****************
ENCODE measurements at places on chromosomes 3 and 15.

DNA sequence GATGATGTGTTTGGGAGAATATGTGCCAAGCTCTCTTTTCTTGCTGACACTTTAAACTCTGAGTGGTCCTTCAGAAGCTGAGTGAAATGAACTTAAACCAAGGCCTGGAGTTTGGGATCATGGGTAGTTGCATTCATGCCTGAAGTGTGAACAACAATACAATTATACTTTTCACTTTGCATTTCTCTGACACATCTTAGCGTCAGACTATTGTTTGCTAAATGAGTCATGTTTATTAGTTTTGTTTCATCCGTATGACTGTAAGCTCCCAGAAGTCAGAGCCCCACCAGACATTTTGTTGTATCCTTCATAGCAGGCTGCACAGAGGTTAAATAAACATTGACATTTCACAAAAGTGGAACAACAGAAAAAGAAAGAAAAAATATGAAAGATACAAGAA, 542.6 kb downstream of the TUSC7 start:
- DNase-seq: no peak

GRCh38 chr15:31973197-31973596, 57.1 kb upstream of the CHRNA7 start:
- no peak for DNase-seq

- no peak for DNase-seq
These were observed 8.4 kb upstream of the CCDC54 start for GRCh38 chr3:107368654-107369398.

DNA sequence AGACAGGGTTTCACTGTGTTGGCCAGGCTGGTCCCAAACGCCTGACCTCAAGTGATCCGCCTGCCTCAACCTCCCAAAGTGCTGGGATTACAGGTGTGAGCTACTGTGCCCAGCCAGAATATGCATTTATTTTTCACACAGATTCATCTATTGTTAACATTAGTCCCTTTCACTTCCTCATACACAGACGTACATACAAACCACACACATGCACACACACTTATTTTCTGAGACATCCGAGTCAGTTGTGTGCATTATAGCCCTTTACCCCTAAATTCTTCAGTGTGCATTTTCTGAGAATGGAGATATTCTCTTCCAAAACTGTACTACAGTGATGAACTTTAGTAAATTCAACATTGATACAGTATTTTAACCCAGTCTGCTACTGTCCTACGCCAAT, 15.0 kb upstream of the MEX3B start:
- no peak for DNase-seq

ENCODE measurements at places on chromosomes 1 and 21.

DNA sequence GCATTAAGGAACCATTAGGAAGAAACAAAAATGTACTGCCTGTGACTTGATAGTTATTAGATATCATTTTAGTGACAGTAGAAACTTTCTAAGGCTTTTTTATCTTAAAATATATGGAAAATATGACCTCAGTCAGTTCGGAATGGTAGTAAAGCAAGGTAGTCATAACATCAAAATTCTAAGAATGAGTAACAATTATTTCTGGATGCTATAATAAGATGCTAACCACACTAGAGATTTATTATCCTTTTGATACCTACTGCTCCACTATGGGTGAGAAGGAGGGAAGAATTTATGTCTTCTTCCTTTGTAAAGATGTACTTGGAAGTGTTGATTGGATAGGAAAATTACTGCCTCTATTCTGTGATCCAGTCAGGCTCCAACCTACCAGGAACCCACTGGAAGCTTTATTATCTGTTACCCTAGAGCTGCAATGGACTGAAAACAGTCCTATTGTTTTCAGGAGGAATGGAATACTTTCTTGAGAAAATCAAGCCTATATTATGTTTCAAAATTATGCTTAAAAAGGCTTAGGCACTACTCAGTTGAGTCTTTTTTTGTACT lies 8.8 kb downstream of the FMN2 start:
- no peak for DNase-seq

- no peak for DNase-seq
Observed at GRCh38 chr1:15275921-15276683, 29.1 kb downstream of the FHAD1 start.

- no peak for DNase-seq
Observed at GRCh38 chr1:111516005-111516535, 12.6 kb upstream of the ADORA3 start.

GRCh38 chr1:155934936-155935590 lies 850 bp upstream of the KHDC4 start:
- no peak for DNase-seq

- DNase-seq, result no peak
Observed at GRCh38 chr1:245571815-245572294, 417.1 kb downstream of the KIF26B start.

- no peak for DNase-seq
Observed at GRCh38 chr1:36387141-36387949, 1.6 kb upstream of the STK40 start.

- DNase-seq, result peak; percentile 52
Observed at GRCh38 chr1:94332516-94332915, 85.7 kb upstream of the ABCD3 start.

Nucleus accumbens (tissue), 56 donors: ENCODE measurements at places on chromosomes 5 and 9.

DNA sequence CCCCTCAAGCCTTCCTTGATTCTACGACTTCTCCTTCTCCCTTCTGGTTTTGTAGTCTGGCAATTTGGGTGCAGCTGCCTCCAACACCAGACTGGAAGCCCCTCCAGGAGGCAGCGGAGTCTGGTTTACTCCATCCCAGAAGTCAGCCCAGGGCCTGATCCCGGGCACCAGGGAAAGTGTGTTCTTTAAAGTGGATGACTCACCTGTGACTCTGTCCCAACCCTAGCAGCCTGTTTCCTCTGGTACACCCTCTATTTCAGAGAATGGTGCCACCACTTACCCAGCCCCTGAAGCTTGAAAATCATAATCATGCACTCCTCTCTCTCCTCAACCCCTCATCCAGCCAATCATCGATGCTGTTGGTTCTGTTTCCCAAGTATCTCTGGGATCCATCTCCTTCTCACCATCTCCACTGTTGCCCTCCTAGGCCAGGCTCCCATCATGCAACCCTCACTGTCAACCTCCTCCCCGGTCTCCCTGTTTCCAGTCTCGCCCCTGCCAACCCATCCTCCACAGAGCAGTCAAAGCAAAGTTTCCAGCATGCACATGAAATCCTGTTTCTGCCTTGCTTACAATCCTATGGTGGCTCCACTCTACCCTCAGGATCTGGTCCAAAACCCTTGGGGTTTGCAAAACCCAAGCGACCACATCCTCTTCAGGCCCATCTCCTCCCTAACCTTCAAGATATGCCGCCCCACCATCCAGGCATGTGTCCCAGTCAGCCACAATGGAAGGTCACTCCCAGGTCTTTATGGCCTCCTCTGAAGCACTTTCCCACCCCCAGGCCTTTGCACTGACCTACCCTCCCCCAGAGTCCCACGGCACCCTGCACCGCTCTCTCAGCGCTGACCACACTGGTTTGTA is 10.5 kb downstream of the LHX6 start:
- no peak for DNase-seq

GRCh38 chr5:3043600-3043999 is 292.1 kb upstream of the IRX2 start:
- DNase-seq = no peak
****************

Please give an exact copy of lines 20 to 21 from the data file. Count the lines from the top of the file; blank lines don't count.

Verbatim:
Observed at GRCh38 chr1:245571815-245572294, 417.1 kb downstream of the KIF26B start.

- no peak for DNase-seq